Cambodia's last wild tiger is dead and died in captivity. Jasper, as the 21-year-old tiger was called, was rescued as a cub from poachers, who helped extinguish Indochinese tigers in the Southeast Asian nation in just a few years.
After being taken out of the wild for his own safety in 1998, Jasper spent almost his entire life protected under armed guard at the Phnom Tamao Wildlife Rescue Center. According to the Wildlife Alliance, a non-profit organization that runs the center for rescued animals, Jasper is believed to be the last remaining Indochinese tiger from the forests of Cambodia, he died of natural causes in old age.
And so another chapter in the historical life of these magnificent animals has come to an end. And unless conservation efforts are stepped up for the last few hundred tigers in Southeast Asia, where two subspecies have already become extinct in living memory (in Bali and Java), striped predators may be doomed in the wild at all. parts of the region.
Sadly, the only safe spaces for most tigers these days are in captivity. (photo: Pexels)
Just two decades ago, Cambodia still had one of the highest tiger populations in the world, by some estimates. Yet within a decade, nearly all of the war-torn country's big cats have disappeared from habitat loss and poachers.
In 2007, only one Indochinese tiger was known to be roaming local forests when the animal was last seen in camera traps set in the forests of Cambodia.
No one has seen a wild tiger in the country since. Cambodia plans to reintroduce tigers into the wild, but how well that project will go remains to be seen. The fear is that the tigers will no longer be returned to the local forests, but will be killed by poachers for their body parts, which are very valuable on the black market because they are used as ingredients in traditional Chinese medicine.
It is also not just in Cambodia where tigers are in their last steps. Outside of India, where the local Bengali tiger population remains relatively strong, big cat numbers have plummeted to dangerous levels.
The Conservation Assured Tiger Standards Observatory (CA | TS), which monitors tiger reserves in Asia, recently surveyed 112 tiger conservation areas in 11 countries in Southeast Asia and beyond. Only 13% of them were found to meet global standards. One third of these conservation areas are at risk of losing their tigers due to inadequate protection and poor management.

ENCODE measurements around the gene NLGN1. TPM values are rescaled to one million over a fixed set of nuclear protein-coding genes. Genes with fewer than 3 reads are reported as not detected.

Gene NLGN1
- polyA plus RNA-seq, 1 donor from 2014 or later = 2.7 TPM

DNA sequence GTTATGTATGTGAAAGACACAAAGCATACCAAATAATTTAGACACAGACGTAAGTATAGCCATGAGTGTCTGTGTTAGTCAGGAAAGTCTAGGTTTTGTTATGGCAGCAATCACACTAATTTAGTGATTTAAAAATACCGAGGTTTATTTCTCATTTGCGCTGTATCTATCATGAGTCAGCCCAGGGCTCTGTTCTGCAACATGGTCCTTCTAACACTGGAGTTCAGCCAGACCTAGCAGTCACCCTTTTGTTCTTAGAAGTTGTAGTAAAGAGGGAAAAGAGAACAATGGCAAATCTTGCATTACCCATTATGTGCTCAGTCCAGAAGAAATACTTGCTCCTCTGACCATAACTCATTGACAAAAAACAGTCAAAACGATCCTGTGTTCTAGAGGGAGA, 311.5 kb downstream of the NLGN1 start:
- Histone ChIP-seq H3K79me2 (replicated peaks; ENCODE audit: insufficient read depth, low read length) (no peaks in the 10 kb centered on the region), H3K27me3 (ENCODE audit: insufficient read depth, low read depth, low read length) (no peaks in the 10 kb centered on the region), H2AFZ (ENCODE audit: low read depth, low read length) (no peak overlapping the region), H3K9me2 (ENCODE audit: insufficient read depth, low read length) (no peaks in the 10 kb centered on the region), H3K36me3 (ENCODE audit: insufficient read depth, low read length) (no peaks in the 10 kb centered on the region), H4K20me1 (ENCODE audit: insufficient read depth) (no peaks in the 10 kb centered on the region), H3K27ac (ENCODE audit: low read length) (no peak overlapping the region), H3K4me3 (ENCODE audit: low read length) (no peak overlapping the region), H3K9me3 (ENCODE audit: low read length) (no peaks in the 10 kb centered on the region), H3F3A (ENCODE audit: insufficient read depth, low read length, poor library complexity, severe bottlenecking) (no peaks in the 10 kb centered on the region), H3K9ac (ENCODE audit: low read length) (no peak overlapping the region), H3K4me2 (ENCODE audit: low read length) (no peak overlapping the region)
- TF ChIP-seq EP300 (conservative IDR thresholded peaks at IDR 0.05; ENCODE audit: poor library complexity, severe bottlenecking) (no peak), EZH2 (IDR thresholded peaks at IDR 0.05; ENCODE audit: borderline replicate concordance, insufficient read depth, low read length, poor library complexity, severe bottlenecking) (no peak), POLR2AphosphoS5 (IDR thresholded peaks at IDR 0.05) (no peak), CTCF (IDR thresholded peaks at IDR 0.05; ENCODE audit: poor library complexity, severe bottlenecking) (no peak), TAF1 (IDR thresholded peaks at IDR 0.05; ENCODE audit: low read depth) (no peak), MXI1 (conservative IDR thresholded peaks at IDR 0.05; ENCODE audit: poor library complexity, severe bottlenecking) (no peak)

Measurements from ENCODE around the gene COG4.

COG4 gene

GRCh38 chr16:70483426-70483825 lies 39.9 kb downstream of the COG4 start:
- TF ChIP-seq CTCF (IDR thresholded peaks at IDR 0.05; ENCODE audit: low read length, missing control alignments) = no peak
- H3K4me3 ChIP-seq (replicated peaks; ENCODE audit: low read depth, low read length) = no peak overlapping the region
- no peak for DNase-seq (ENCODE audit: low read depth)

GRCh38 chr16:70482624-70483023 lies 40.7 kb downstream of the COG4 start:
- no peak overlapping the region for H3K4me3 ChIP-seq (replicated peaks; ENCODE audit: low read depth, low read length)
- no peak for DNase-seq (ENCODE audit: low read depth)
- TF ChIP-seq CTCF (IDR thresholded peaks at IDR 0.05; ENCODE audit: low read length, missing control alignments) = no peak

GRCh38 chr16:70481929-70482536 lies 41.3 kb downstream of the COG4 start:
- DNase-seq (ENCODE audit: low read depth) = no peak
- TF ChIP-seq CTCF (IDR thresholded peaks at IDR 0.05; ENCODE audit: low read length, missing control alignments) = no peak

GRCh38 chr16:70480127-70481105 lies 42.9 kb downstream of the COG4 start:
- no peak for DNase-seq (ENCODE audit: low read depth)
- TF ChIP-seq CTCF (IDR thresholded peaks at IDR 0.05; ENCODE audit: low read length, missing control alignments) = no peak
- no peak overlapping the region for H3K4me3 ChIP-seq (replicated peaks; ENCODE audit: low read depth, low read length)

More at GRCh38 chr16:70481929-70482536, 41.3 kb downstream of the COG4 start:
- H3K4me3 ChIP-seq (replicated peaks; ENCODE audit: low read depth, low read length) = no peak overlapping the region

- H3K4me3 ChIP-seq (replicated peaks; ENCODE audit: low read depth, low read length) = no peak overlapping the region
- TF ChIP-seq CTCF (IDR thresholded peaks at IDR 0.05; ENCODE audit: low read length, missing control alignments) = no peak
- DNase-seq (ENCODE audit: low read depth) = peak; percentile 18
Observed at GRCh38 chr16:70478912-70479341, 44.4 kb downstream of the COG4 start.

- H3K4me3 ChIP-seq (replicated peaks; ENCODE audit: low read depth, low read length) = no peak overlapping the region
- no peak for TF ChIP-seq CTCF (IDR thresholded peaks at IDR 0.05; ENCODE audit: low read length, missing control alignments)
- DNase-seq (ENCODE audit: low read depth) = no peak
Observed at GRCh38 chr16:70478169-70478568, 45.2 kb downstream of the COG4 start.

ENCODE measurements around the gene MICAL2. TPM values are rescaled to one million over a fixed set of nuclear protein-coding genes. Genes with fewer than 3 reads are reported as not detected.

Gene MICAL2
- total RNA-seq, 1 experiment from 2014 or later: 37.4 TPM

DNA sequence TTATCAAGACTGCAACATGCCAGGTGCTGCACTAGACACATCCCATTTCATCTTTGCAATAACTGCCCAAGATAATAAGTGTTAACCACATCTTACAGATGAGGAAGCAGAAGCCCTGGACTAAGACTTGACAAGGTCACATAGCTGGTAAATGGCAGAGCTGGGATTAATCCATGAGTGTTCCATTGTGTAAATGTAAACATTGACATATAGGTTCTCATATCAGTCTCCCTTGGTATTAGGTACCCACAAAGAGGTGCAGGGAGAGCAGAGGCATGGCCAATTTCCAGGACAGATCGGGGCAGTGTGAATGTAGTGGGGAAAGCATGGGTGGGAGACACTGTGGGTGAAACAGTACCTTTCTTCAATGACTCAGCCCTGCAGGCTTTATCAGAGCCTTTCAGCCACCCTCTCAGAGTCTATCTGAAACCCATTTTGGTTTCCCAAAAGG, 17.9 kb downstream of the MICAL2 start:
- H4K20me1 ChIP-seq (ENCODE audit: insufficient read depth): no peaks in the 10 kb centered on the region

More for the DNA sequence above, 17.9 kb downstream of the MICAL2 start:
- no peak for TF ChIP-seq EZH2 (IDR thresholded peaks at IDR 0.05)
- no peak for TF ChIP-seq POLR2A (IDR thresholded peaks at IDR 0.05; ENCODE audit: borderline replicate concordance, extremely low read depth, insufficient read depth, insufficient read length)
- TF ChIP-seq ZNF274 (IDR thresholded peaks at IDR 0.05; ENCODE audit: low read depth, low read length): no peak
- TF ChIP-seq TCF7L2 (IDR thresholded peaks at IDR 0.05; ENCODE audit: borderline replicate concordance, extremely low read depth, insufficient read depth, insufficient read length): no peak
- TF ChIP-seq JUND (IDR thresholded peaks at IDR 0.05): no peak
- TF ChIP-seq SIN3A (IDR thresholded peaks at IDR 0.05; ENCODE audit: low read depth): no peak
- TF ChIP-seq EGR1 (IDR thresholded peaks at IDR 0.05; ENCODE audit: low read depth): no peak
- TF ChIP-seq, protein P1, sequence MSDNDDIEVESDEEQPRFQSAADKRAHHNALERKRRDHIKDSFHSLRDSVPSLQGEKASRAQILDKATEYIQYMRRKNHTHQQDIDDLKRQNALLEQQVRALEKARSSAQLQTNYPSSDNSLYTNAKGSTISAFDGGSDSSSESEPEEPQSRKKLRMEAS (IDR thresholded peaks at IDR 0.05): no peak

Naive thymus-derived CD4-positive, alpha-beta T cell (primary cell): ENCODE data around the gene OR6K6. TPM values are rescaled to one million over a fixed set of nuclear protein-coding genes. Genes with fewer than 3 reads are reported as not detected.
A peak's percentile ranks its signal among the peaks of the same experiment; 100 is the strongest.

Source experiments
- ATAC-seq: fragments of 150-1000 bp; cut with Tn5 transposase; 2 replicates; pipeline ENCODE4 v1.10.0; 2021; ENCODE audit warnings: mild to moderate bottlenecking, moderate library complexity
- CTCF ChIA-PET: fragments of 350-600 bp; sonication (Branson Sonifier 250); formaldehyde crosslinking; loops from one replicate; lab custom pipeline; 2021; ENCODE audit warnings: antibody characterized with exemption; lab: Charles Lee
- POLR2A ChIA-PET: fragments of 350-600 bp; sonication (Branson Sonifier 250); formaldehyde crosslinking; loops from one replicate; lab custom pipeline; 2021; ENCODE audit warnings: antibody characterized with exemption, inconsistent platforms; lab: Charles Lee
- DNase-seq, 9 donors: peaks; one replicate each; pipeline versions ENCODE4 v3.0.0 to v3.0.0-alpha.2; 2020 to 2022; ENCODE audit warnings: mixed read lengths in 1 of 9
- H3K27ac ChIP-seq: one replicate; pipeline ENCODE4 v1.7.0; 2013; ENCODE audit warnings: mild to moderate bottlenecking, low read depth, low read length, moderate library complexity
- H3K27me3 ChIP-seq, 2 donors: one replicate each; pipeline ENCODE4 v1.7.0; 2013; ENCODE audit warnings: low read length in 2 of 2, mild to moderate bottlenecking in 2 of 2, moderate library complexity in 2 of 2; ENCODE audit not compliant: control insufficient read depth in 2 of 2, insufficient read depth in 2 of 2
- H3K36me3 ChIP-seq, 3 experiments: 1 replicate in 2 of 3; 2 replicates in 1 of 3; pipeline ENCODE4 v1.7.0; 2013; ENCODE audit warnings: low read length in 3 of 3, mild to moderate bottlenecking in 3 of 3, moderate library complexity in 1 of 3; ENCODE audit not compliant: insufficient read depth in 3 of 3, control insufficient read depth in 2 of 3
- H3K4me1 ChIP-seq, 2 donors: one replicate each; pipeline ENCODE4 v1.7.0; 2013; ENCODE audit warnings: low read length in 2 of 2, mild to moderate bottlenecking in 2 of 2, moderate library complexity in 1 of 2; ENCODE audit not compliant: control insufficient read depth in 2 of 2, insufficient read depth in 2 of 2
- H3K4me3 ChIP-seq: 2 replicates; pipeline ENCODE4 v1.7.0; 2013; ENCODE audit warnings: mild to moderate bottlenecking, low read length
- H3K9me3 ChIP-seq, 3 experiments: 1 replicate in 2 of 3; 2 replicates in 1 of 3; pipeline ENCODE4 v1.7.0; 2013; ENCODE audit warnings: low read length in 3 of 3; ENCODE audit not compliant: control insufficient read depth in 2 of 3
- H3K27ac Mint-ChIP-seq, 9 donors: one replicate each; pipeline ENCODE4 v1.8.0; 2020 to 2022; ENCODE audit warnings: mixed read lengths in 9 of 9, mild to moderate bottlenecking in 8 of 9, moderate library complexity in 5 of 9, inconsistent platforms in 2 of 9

In the survey, the group's researchers evaluated management practices at these sites that cover more than 200,000 square kilometers in total and represent about 70% of the world's remaining wild tiger population. Countries surveyed included Thailand, Myanmar, Malaysia, Indonesia, Cambodia, Nepal, India, Bhutan, Bangladesh, China, and Russia.
"Basic needs, such as anti-poaching law enforcement, involvement of local communities, and management of conflicts between people and wildlife, remain weak for all surveyed areas," the researchers note. Somewhat more encouragingly, they add that at two-thirds of the sites, management practices were found to be “fair to strong,” giving us hope that resident tiger populations may be spared from further damage in the coming years.
The most serious threat facing wild tigers, other than habitat loss, has been rampant poaching.
"From mustache to tail, every inch of a tiger is valuable to poachers and is traded in illegal wildlife markets," said Ginette Hemley, senior vice president of wildlife conservation at the World Wide Fund for Nature ( WWF).
"The fight to save tigers has brought governments and conservation organizations together, but wild tigers will not recover until there are enough boots on the ground to protect them," added Hemley.
However, despite the ever-present danger of poaching, the personnel of most reserves are ill-equipped to protect local tigers. In 85% of the surveyed areas, personnel do not have the means to conduct patrols frequently enough, while in 61% of the areas in Southeast Asia there is only very limited anti-poaching enforcement, according to the researchers. .
Much of this has to do with underfunding, especially in Southeast Asia, where only 35% of areas have strong enough finances, compared to 86% of sites in South Asia, Russia, and China.
"Unless governments commit to making sustained investments in protecting these sites, tiger populations may face the catastrophic decline they have suffered in recent decades," said Michael Baltzer, Chairman of the CA Executive Committee | TS. "This funding is urgently needed, particularly for many sites in Southeast Asia to support the recovery of their tiger population."
Time is running out for wild tigers. A century ago, some 100,000 tigers roamed across Asia. Today only about 4,000 of the big cats remain, nearly all harassed across their range, from Malaysia to Russia.
The situation is dire in all tiger range countries except India, which is home to around 2,500 wild tigers representing more than half of the world's population.
Then comes Russia with more than 400 tigers, followed by Indonesia with almost the same number, then Malaysia and Nepal with around 200 each. Even the loss of a few dozen more in many of these countries could have catastrophic consequences for local tiger populations.
To boost wild tiger populations everywhere, or at least prevent them from falling further, conservation efforts need to be strengthened. Governments have a vital role to play in that.
"Ineffective management of tiger conservation areas leads to the extinction of the tiger," warns S.P. Yadav, an expert on the international conservation team Global Tiger Forum. "To stop and reverse the decline of wild tigers, effective management is therefore the most important action."
Yadav adds: "To achieve this, long-term investment in tiger conservation areas is absolutely essential, and this is a responsibility that must be addressed by the tiger range governments."